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BY JAMES SHEWARD
Until recently, dedicated, high-speed, point-to-point connections were the primary solution for corporations that needed to securely transmit large amounts of data between facilities. But many IT executives became frustrated with the rising financial and management costs of wide area networking across private networks. As IT resources and budgets increased, so did expectations, which continue to grow at exponential rates. IT managers are seeking ways to be more competitive and more efficient. To achieve these goals, many of them are turning to Virtual Private Networks (VPNs): global, Internet-based remote access solutions.
A VPN solution is a single unified communication architecture that incorporates any combination of dedicated connections, Internet connectivity, dedicated point-to-point connectivity, and remote dial-up, as well as any necessary hardware and software. They are particularly beneficial to users with a medium to large mobile workforce, defined as 100 or more remote users.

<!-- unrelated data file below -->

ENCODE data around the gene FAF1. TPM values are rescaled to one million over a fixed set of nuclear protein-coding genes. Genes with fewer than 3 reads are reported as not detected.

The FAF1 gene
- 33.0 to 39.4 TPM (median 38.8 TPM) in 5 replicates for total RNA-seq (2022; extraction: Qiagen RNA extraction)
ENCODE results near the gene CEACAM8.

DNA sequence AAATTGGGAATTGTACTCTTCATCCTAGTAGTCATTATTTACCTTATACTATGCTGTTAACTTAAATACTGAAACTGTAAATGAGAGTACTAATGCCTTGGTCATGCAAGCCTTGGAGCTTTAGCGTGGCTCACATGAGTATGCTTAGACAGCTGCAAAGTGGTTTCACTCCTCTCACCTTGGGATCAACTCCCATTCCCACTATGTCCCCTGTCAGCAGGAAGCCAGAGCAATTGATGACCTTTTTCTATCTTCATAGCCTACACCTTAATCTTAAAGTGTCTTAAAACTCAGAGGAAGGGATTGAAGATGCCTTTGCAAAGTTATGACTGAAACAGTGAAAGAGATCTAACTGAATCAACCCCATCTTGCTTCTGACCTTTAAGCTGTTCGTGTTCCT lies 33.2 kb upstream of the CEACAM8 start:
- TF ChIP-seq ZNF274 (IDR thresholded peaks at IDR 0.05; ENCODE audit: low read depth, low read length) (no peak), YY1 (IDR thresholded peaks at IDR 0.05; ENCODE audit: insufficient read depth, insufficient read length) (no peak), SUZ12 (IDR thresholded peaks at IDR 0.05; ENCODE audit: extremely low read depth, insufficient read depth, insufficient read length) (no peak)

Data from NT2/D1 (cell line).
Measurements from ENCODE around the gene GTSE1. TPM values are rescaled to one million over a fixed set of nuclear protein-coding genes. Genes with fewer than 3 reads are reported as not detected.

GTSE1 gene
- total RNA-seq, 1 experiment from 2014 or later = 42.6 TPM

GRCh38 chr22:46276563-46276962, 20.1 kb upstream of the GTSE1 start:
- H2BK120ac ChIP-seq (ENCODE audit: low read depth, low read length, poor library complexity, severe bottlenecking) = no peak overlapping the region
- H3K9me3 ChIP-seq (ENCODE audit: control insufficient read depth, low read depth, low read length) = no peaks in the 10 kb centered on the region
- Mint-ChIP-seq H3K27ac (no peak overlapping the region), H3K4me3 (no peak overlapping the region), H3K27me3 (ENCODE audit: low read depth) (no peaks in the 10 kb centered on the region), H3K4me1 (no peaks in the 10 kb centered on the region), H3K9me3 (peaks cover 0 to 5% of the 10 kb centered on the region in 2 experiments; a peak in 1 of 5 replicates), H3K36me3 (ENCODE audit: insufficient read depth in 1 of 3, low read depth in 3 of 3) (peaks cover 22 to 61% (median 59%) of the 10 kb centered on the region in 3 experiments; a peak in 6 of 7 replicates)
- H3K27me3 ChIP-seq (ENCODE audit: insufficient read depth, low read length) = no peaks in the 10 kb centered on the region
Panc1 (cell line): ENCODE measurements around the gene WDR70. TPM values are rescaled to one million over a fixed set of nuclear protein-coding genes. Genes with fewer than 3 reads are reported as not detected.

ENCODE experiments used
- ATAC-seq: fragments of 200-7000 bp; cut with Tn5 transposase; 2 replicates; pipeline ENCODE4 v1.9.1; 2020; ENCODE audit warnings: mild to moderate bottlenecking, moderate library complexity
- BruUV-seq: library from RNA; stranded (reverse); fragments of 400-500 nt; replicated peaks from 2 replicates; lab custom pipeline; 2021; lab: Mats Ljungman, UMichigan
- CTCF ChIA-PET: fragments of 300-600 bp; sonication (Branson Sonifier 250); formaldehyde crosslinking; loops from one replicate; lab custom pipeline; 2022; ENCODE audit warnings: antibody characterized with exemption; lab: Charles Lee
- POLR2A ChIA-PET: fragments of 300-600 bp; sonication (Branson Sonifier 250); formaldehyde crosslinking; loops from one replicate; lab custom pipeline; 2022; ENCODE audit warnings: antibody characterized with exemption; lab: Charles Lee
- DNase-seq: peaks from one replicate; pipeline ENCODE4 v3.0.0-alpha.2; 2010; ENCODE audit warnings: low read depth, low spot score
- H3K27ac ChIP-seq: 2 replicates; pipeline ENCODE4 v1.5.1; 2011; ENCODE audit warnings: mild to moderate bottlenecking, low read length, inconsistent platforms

Because VPNs are Internet-centric, they offer the redundancy, security, and ubiquity that IT executives seek. VPNs can also be used in conjunction with a company's existing Internet connectivity. The client software offers the utmost flexibility and scalability, plus VPNs are easily implemented in a Windows NT environment, an environment where many dialers have failed. Another advantage of VPNs is that they can provide connectivity to business clients who have their own Internet connectivity. For security, this access can be limited to one server rather than the whole network. Previously, that connectivity was only available to business clients on the same private network.
CIOs and CFOs will find VPNs just as beneficial as IT managers. In general, VPNs deliver cost savings, as much as 50 to 80 percent over private networks, with higher savings weighted toward heavier global or international usage. Return on investment (ROI) can be achieved in as little as 60 days.